Nigeria has extended the period for the closure of its frontiers to other countries till January 31, 2020.
The extension which was approved by its President, Muhammadu Buhari is said to be as a result of the ‘overwhelming success’ the closure has chalked in the face of the country’s economy and security.
A memo dated November 1, 2019, and addressed to the Sector Coordinators of the Joint Border Operation Drill announced that;
“I am directed to inform you that it is observed that despite the overwhelming success of the operation, particularly the security and economic benefits to the nation, a few strategic objectives are yet to be achieved. Against this background, Mr President has approved an extension of the exercise to January 31, 2020.”
Nigeria closed its borders in what it says is to stop the smuggling of products from its neighbouring West African countries into Nigeria.
The action taken by Nigeria was to express its displeasure at the attitude of the Beninese authorities in order to elicit their cooperation.
The closure of the borders which started in August 2019 was expected to be in force for twenty-eight (28) days, however, it looks like the issues remain unresolved thus the initial continuous closure.
Find the full memo here
“I am directed to inform you that it is observed that despite the overwhelming success of the operation, particularly the security and economic benefits to the nation, a few strategic objectives are yet to be achieved.
Against this background, Mr President has approved an extension of the exercise to January 31, 2020.
Consequently, you are requested to convey the development to all personnel for their awareness and guidance.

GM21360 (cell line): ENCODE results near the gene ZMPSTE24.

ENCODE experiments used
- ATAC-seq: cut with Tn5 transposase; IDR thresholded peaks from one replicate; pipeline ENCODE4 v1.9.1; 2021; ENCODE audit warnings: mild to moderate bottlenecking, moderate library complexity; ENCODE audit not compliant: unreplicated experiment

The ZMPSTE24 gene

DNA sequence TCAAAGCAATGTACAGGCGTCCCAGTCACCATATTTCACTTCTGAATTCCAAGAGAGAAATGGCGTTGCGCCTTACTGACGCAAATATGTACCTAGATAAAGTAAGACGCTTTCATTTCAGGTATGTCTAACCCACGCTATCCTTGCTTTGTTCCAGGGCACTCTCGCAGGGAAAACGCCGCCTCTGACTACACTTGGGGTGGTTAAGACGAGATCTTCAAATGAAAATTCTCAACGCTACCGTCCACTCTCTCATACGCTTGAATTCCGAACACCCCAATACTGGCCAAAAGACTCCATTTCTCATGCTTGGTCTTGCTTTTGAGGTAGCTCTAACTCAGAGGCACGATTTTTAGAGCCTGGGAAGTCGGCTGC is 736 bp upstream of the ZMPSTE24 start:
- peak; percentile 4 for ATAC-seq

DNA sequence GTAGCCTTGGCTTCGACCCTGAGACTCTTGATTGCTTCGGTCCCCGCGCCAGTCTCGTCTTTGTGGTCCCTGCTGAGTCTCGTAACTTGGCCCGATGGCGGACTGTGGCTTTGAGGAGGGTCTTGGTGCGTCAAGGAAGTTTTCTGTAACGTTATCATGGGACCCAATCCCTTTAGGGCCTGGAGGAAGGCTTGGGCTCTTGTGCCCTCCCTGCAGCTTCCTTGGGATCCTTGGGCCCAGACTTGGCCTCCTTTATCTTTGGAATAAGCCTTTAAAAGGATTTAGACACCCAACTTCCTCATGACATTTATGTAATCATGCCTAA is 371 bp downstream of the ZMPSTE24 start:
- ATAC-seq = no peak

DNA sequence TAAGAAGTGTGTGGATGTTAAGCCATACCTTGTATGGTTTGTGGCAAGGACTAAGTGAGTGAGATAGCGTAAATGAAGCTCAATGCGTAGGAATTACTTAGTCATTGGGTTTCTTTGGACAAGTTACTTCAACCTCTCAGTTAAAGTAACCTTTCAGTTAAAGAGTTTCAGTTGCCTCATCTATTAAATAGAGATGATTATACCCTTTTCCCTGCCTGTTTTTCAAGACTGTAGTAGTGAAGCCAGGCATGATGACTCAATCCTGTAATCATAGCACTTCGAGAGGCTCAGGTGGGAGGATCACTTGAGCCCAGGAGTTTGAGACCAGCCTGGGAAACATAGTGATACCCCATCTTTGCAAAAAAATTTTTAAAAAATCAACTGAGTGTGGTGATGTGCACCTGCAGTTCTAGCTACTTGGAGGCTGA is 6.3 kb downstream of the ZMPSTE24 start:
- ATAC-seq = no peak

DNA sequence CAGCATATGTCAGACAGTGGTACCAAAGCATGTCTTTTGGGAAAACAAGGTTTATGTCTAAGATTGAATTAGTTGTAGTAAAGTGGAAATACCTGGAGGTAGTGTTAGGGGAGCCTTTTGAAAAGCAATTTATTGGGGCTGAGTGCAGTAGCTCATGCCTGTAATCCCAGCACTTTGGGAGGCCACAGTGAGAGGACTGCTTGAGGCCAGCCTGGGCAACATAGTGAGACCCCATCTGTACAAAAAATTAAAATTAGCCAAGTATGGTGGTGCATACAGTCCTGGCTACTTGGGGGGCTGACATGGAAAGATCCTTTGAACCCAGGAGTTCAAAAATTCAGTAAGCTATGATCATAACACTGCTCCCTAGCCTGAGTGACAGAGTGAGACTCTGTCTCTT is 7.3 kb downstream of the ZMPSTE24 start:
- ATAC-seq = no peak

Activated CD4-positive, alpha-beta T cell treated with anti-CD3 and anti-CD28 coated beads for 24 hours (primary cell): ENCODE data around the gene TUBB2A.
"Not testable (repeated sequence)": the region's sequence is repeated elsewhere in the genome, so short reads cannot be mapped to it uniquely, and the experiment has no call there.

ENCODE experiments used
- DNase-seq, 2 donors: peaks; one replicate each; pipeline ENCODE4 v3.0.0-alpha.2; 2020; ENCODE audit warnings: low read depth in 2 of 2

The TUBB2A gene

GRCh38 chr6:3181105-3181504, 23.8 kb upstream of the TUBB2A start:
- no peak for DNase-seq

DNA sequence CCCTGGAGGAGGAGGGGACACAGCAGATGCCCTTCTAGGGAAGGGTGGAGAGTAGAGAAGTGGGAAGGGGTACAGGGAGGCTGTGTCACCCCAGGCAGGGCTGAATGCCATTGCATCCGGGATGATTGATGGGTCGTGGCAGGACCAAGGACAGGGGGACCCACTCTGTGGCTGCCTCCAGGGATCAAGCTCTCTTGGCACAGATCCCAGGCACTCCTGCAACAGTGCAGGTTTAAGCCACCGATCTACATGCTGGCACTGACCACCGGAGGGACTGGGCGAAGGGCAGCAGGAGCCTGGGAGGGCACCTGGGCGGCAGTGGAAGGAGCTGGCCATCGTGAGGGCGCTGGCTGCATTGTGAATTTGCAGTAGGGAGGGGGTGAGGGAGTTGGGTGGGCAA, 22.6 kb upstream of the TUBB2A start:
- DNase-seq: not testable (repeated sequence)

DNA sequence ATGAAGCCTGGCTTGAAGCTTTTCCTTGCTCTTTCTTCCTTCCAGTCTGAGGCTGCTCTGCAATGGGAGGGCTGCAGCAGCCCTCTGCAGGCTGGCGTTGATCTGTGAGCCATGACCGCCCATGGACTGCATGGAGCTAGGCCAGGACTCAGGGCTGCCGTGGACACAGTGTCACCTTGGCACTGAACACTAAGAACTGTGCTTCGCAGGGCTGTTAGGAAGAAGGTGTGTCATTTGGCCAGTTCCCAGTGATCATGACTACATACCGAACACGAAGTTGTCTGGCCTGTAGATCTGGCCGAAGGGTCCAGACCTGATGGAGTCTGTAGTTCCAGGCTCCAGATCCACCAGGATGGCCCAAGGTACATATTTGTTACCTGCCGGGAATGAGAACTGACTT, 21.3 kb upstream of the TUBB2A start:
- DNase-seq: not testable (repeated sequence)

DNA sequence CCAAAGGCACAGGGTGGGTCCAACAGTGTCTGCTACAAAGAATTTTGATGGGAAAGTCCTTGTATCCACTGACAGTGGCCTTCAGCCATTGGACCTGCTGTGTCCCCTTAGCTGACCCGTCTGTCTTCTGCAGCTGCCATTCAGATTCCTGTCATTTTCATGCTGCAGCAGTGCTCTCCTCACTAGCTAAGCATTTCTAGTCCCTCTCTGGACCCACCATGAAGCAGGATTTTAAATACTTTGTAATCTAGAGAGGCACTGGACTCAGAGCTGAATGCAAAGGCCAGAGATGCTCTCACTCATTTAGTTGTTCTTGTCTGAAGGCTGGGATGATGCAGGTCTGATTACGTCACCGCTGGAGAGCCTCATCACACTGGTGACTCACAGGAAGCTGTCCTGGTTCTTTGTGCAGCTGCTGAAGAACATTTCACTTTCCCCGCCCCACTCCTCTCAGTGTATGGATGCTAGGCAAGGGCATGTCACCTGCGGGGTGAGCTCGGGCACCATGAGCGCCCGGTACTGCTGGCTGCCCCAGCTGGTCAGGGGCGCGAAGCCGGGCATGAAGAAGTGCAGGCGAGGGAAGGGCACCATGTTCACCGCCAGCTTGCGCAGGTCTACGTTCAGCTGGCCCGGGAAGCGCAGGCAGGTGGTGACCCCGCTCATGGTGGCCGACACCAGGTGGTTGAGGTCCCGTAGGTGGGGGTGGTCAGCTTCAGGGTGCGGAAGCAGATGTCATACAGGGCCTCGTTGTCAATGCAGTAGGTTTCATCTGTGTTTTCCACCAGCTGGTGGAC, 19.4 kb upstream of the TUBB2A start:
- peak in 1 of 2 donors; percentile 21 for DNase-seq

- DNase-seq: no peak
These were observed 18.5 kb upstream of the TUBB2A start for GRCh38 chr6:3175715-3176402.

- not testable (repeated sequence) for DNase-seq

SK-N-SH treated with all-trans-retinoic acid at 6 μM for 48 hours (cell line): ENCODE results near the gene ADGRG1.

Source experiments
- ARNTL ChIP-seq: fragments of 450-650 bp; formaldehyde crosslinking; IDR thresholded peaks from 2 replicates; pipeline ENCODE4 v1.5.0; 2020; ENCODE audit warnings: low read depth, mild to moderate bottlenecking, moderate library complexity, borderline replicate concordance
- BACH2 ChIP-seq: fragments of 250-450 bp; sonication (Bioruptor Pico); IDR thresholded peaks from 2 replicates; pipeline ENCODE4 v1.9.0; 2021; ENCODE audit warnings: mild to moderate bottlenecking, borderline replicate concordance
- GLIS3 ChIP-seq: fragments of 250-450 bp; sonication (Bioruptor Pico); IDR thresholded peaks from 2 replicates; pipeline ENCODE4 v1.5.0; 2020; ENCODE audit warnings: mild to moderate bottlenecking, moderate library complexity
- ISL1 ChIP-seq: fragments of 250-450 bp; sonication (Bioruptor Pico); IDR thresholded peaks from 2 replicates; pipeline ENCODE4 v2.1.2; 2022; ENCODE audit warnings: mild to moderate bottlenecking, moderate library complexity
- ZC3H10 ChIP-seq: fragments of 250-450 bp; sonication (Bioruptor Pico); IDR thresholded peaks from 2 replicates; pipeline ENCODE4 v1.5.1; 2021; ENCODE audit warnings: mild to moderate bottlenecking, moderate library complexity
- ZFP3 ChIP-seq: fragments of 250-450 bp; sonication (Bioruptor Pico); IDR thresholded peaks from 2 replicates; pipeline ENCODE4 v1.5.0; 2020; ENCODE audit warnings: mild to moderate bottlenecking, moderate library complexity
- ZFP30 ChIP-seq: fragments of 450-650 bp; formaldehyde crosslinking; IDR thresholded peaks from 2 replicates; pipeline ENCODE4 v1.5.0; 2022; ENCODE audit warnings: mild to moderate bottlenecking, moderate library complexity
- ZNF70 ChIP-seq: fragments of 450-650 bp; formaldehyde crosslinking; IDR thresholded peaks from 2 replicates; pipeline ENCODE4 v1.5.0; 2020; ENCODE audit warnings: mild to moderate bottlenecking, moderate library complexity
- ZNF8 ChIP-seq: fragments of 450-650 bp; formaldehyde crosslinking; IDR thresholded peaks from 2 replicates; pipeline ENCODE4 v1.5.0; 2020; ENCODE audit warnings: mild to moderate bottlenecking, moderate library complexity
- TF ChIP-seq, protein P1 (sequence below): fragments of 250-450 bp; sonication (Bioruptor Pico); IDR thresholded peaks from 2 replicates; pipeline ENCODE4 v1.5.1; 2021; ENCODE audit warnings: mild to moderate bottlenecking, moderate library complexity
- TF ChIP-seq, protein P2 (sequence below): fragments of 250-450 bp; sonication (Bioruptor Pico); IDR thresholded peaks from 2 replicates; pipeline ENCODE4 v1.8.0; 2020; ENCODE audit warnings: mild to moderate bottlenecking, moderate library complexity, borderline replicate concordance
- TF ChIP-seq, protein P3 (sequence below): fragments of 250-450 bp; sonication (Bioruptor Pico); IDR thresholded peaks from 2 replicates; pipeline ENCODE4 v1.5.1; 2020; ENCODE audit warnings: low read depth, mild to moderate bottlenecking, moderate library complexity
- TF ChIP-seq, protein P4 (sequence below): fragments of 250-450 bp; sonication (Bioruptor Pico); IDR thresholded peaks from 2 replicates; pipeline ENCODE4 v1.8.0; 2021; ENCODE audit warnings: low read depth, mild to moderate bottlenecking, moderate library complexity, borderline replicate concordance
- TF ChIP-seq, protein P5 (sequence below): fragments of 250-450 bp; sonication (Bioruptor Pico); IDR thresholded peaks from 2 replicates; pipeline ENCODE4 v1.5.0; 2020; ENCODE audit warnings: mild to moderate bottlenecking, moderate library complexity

Meanwhile, allowances for personnel sustenance and fuelling of vehicles for the period of extension will be paid as soon as possible.
This is for your information and necessary action, please.”
Impact of closure on Ghana
The smuggling of goods and sale of substandard products through the eastern corridor is a phenomenon Ghana is battling with thereby having severe consequences on revenue mobilization.
As a result of this development, the Ghana Union Traders Association (GUTA) wants authorities to strictly enforce the country’s laws on foreign trade and possibly close its borders too.
Meanwhile, the Foreign Affairs Ministry has assuaged the fears of the Association over the effect of the closure of Nigeria’s borders to member countries of the Economic Community of West African States (ECOWAS) stating that it is being handled with the best of methods.
The Ministry of Trade and Industry has hinted of a crunch meeting between the Commissioner of Customs for Nigeria and that of Ghana to discuss issues surrounding the closure of the Nigeria-Benin border at Seme come Monday.
The meeting is expected to help the two countries set out modalities on how Ghanaian traders may easily cross the Nigerian-Benin border with their goods.